The Constitution’s separation of powers among the executive, legislative, and judicial branches of government is based largely upon John Adams’s essay "Thoughts on Government," published in 1776. Rather than centralizing power in a single branch, which could become tyrannical, each branch uses a system of checks and balances to limit the extent of the others. The Supreme Court is the highest court in the judicial branch, and its power rests on its ability to influence the executive and legislative branches through judicial review of constitutionality. Laws and executive orders can be invalidated by the Supreme Court if they are deemed unconstitutional.
Supreme Court justices hold their offices during good behavior, which means they retain their position for life unless they are impeached. Impeachment has has only happened once, in 1804. While this is meant to protect the justices’ decisions from the partisan influence of the election cycle, it cannot entirely remove the role of politics from the judicial branch. Justices are seated following a partisan process, meaning a nomination by the president and appointment by the Senate. Their prior opinions, usually as federal court judges, are taken into consideration in order to choose a potential Supreme Court justice who is likely to side with the political party in power Supreme Court justices serve lifetime appointments, which means that their own political sympathies, as indicated through their record of liberal or conservative interpretation, can influence the laws of the United States for generations.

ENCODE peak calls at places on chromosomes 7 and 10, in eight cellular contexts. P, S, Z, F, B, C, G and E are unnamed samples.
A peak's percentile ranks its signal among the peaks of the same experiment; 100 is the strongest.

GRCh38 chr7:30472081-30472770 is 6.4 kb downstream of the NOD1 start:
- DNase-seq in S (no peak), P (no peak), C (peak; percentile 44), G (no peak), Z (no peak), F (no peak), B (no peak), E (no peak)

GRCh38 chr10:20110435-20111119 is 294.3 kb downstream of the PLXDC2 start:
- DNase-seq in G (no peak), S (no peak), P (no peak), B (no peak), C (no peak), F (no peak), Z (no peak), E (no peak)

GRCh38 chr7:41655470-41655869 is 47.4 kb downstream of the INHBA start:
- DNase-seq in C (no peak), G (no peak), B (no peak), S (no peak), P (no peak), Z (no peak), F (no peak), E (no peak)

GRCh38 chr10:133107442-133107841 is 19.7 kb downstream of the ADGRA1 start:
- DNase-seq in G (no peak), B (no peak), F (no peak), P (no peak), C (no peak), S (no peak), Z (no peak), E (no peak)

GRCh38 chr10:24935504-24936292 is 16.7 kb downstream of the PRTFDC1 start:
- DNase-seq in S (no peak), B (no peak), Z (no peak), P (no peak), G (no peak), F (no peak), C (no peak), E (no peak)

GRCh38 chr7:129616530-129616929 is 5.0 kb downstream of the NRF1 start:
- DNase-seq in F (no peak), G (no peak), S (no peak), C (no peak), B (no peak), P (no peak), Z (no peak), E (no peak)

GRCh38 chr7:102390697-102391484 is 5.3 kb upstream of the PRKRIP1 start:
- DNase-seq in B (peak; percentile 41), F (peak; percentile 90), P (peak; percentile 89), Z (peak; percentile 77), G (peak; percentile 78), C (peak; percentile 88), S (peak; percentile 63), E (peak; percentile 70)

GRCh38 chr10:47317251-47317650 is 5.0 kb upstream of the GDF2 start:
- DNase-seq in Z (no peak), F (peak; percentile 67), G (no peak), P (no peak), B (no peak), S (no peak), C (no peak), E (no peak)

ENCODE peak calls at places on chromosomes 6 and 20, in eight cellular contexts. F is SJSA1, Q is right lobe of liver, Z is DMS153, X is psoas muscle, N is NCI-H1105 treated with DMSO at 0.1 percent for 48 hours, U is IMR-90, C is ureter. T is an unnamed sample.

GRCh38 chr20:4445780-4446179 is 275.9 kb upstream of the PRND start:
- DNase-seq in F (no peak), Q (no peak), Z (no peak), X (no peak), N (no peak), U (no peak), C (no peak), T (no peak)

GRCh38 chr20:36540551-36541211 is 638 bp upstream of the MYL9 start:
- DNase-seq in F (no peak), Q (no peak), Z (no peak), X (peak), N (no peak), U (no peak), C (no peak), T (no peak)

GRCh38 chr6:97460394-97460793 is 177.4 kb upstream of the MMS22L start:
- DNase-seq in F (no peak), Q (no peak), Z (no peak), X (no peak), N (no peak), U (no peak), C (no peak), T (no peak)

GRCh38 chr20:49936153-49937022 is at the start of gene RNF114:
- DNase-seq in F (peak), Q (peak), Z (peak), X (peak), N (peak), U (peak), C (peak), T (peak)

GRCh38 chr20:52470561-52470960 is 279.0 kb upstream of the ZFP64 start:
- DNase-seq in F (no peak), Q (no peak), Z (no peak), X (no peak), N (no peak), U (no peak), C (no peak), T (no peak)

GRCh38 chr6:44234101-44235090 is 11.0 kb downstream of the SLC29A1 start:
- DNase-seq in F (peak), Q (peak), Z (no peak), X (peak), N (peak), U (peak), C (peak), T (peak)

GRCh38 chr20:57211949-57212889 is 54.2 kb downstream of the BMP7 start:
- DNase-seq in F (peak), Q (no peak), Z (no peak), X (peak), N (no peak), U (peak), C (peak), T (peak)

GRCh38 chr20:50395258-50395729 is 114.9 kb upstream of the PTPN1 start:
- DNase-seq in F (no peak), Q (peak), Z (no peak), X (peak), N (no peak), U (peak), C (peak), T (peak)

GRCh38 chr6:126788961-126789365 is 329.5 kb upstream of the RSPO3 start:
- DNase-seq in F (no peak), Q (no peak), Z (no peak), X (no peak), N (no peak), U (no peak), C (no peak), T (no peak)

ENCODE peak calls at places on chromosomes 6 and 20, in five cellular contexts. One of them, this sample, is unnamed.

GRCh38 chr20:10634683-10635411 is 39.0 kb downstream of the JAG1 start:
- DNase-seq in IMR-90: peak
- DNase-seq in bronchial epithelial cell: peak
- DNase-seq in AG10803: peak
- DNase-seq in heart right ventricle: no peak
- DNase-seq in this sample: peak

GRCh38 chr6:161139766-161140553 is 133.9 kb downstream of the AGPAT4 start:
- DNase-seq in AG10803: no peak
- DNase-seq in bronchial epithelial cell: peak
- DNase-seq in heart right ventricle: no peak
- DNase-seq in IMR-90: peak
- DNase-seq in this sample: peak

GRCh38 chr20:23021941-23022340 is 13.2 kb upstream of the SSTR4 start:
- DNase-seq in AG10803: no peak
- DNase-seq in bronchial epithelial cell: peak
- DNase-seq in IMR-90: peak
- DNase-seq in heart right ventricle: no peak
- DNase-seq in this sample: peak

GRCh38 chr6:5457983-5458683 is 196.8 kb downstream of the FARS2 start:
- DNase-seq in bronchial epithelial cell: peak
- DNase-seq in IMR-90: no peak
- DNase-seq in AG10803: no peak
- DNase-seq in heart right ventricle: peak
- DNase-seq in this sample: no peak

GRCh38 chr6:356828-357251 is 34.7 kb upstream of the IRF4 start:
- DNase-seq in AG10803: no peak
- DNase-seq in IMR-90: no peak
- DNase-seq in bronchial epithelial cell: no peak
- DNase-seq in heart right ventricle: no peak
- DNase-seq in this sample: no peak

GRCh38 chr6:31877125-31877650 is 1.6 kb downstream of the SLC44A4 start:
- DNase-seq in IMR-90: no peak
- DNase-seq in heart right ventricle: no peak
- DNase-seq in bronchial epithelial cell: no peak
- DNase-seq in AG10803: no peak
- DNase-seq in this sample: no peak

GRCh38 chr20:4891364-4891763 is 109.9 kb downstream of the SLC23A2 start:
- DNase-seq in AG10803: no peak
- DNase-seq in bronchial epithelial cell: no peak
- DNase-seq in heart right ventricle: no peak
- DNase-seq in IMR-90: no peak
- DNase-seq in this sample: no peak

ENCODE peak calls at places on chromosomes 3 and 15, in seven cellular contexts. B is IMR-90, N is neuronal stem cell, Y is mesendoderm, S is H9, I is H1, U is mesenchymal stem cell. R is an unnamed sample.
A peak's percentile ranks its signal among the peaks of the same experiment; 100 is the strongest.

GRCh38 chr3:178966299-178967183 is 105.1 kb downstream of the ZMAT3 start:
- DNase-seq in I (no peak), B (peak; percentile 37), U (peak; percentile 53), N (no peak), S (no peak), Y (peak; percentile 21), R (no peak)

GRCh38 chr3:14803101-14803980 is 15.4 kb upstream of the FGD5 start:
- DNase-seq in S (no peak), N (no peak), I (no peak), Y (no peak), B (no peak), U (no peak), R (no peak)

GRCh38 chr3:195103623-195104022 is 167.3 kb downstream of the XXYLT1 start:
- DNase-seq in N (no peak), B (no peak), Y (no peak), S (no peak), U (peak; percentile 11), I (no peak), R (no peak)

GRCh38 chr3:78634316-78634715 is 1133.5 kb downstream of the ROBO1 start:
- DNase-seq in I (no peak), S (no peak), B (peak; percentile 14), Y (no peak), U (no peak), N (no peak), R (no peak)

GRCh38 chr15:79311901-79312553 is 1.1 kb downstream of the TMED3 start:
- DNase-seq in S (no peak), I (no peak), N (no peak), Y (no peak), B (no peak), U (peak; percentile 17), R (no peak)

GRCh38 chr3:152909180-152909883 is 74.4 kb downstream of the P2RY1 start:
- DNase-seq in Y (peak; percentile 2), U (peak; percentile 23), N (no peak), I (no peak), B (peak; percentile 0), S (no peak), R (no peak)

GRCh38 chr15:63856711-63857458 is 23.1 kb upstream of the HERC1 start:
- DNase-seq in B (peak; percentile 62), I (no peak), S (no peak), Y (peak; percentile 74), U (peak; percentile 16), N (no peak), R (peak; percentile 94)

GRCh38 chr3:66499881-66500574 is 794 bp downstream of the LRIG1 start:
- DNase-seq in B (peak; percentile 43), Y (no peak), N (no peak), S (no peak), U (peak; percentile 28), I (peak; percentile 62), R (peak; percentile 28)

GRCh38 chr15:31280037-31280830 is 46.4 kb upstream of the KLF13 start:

The executive branch chooses Supreme Court nominees, which are then appointed or rejected by the legislative branch. Legislative checks upon the judiciary are not limited to approving or disapproving nominees; Congress is also able to decide how many justices serve on the Supreme Court. The number of justices has changed multiple times: the Judiciary Act of 1789 established a Supreme Court with six justices; the Judiciary Act of 1801 limited the court to five; FDR tried to expand the number to fifteen in 1937, but failed to do so; and the number has remained nine since the Judiciary Act of 1869, leaving the number of justices odd to prevent ties. Additionally, the legislative branch can amend the Constitution to overturn judicial branch rulings of unconstitutionality, and it can impeach Supreme Court justices if they are convicted of treason, bribery, or other high crimes.